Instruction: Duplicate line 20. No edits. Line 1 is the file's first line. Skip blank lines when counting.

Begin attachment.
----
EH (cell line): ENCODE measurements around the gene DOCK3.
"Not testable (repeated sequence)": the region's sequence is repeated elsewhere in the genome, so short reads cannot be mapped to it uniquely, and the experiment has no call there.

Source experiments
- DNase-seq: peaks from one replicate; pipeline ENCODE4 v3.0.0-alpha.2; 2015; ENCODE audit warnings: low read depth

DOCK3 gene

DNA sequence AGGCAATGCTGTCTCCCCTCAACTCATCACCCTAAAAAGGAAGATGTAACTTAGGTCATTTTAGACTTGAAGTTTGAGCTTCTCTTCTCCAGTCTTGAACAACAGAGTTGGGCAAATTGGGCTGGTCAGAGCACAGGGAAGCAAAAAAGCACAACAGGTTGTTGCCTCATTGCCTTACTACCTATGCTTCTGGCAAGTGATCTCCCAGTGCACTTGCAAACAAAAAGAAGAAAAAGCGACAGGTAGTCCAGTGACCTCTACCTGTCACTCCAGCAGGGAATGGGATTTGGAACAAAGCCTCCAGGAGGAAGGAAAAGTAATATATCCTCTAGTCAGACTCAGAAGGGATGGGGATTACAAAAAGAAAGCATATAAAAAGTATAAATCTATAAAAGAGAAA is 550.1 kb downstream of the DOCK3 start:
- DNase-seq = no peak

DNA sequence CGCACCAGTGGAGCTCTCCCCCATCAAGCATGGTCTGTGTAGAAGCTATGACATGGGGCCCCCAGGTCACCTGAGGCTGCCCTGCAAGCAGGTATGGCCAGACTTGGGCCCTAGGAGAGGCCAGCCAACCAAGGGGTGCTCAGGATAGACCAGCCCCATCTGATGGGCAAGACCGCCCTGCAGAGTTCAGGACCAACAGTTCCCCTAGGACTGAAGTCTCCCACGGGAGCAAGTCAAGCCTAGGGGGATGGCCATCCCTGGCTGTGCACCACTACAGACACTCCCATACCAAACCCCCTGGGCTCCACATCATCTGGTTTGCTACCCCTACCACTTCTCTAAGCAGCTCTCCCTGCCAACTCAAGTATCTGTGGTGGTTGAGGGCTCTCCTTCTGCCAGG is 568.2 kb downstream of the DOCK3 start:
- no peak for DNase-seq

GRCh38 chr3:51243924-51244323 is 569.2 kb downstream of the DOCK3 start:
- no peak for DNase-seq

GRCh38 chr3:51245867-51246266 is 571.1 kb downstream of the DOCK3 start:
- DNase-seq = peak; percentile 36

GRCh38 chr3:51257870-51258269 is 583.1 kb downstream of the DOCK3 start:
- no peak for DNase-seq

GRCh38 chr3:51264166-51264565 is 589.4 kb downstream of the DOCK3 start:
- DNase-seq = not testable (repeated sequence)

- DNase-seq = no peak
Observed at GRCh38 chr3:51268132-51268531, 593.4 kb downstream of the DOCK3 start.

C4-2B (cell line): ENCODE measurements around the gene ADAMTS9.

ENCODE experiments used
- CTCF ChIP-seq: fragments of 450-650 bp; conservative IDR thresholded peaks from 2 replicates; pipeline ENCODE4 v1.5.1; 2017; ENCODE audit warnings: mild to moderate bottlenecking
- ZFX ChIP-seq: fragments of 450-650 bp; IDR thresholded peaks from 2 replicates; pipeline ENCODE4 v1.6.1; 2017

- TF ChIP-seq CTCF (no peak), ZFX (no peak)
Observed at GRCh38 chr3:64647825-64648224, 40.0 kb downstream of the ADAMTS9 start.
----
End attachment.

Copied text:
C4-2B (cell line): ENCODE measurements around the gene ADAMTS9.